My mom swapped kids with other moms, hosted a weekly playgroup, and had carpools aplenty. She also had both sets of grandparents a phone call away as well as well as a whole list of neighborhood moms to instantly come to her rescue in a moment's notice if anything ever happened (and let’s face it: she had four kids, so that happened a lot). My husband and I are raising our kids without a village in busy New York City. I have a 9-year-old and 18-month-old and it’s honestly the hardest thing I’ve ever done in my life.
If you ever see that frazzled mom at school pickup, anxiously waiting for the bus to get there with her older son while her toddler screams and squirms to get out of the stroller, that’s probably me. Or the mom who takes that same toddler to their local park a few times a week and sits alone, because that’s the only “break” she gets — that’s probably me, too. And I’m certain that’s an awful lot of you, too. I’m always alone with my kids, with no help or support in sight.
We always hear our parents say things like “it takes a village,” which has transitioned into today’s modern lingo of “find your tribe,” and the sentiment couldn’t be any more true. Kids need their parents for guidance and discipline, and to teach them all their life's wisdom, but that tribe, it’s for the mentally, emotionally and physically drained parents to lean on when they just hit a point where they can’t push forward any further. Which happens quite a lot with our over-packed schedules, homework, and expectations put on parents these days. Being a parent is tough enough when it’s just you and your partner going through all these different ages and stages together, but to not have that tribe — to not have anyone else at all to ever lean on and help give you a break of some sort — is another hurdle to add to the daily crazy.
My husband grew up in Brooklyn and we met while I was studying fashion design in the epicenter of the style world. In a whirlwind romance, I met him a week before he shipped off to basic training for the army and it wasn’t long after we found out we were pregnant with our first child. We got married and then little baby boy and I joined our soldier in Virginia where he was stationed and where we lived for the next four years. The army was a crazy tribe, but we had people there if we needed a babysitter and my husband and I had some family members close by.
Like all parents, I worry. I worry that I’m not enough, that I’m not being as positive, as filled with wisdom and as fun as I should be.
After his active duty contract was up, I pleaded for us to move back to the city where we fell in love so that I could pursue a career and actually use my fashion marketing degree. Fast forward a few years and I’m now a full-time freelance writer and parenting blogger with a fairly successful blog and a career that allows me to make my own hours, work from home and, most importantly, be there all the time for our kids (yup we added another one to the crew in 2016).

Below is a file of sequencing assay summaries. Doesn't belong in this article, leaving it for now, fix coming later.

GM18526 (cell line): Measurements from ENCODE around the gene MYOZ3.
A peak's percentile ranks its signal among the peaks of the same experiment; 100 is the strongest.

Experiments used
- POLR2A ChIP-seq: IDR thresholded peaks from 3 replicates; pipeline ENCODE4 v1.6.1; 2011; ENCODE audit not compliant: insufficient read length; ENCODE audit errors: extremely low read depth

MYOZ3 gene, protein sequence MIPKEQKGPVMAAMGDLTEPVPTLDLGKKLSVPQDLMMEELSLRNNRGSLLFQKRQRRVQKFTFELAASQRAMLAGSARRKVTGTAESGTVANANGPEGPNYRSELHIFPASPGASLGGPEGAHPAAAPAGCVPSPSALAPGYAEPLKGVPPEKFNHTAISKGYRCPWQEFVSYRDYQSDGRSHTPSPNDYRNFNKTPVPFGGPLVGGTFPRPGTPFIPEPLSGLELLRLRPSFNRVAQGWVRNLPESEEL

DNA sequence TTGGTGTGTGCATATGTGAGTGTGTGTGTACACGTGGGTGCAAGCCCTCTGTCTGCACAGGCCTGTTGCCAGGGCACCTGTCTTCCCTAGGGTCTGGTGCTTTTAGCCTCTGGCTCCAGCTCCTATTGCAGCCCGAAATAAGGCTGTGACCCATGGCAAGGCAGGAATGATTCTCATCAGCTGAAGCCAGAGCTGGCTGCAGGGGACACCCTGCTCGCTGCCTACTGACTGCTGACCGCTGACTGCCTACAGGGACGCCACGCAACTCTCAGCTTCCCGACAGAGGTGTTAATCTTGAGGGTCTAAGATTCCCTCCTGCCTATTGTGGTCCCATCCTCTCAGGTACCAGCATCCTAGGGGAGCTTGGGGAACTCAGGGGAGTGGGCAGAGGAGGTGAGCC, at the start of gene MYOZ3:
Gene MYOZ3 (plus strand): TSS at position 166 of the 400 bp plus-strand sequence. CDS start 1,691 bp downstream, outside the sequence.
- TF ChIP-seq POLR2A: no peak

It’s been almost seven years that we've lived in the Big Apple. The glamour of New York City life has faded and all of its challenges have instead, made their way to the surface. My biggest hurdle now is how secluded I actually feel, despite living in a city of millions, and how I’m struggling through every day, raising these two, sweet kids of mine without a circle of mom pals to lean on.
Going through these emotions always leads me back to my own childhood. To a world of neighbors and friend's moms and relatives, all tagging in and out.
I knew that moving away from family would have some downsides and I’ve made great friends here in the city, mom friends, but it’s just a completely different way of life. We’re all spread out over this vast city, nestled into our neighborhood of choice near family or schools or close to work, and though we often group text or vent over a glass of wine about the pressures of being a mom, getting together takes a babysitter or our partner to rearrange a million things in their schedule. We sometimes schlep the stroller and all the baby things up and down the subway steps to get to one another, but being able to call most of them if there was, heaven forbid, an emergency, isn’t something I can count on.
And like all parents, I worry. I worry that I’m not enough, that I’m not being as positive, as filled with wisdom and as fun as I should be. Sometimes I think that I’m burning myself out with all of these “shoulds” instead of just being and it weighs so heavy on my stress level. Some days I know that I need to step away from this mom role or to just have someone around so that I can go to the dentist without my husband taking a personal day or dishing out $25 an hour for a NYC babysitter. To me, that mom tribe support is so important because it represents time for me to have a little glimpse of self-care that’s crucial for me to be the best mom I can be.
Looking back on the way I felt as a new parent, the first time around. I think a part of me resisted this whole “village” concept. I wanted to do everything on my own and have only my husband's and my influence instilled in our son. Now, many years, another child, and another city later, the wisdom has been bestowed upon me to embrace everything that that village is and stands for. Whenever we look for our next home, since we’ll be moving out of the city this summer, our priorities have shifted and seeking a community is at the top of our list.
Change can’t happen unless change happens after all and I’m determined to find my village.
Check out Romper's new video series, Bearing The Motherload, where disagreeing parents from different sides of an issue sit down with a mediator and talk about how to support (and not judge) each other’s parenting perspectives. New episodes air Mondays on Facebook.